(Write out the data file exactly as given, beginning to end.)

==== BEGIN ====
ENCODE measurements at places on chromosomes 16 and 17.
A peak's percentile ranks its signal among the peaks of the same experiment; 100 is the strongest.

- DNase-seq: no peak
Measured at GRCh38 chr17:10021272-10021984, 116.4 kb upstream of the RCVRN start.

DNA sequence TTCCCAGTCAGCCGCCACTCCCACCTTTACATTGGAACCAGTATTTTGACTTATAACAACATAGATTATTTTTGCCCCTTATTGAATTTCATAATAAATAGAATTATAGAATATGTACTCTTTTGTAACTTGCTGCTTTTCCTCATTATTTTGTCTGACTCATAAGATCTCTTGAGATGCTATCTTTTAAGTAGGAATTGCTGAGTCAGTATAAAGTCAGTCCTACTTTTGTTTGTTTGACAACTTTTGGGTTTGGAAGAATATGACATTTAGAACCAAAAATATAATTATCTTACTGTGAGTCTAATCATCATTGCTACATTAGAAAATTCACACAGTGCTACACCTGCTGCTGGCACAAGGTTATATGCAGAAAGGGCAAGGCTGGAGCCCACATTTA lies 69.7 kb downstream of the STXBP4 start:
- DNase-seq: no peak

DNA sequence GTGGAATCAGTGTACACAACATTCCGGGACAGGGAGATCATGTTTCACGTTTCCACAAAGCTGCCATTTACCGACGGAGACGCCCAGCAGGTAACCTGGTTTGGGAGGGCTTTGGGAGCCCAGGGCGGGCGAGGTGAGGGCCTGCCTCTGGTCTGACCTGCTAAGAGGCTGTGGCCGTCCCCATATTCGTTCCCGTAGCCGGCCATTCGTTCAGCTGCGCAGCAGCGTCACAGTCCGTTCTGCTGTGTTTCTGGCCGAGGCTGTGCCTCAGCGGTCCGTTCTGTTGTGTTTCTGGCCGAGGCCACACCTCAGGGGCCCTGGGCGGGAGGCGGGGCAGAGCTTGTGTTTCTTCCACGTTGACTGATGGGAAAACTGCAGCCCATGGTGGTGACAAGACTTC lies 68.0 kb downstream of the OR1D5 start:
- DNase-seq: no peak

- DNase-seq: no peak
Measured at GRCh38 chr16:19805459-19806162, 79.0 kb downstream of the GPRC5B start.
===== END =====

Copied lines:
ENCODE measurements at places on chromosomes 16 and 17.
A peak's percentile ranks its signal among the peaks of the same experiment; 100 is the strongest.

- DNase-seq: no peak
Measured at GRCh38 chr17:10021272-10021984, 116.4 kb upstream of the RCVRN start.

DNA sequence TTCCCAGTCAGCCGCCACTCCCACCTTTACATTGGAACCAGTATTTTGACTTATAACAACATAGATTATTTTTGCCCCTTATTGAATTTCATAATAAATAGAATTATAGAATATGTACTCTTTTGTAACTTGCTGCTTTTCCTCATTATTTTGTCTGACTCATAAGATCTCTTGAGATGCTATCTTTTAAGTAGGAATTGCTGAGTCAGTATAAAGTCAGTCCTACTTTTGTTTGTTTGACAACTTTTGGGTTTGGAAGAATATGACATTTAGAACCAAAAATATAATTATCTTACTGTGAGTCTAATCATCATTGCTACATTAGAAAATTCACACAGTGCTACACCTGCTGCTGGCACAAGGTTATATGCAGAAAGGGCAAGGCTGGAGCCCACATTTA lies 69.7 kb downstream of the STXBP4 start:
- DNase-seq: no peak

DNA sequence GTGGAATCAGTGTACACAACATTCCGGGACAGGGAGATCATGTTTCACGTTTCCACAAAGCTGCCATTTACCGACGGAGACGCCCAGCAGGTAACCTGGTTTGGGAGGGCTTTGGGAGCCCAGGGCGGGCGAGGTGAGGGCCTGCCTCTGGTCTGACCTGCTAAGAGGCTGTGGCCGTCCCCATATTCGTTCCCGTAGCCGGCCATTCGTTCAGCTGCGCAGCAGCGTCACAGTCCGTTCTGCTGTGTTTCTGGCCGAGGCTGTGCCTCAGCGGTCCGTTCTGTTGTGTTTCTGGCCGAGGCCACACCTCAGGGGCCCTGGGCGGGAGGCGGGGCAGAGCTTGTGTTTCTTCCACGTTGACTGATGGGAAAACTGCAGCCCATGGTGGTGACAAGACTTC lies 68.0 kb downstream of the OR1D5 start:
- DNase-seq: no peak

- DNase-seq: no peak
Measured at GRCh38 chr16:19805459-19806162, 79.0 kb downstream of the GPRC5B start.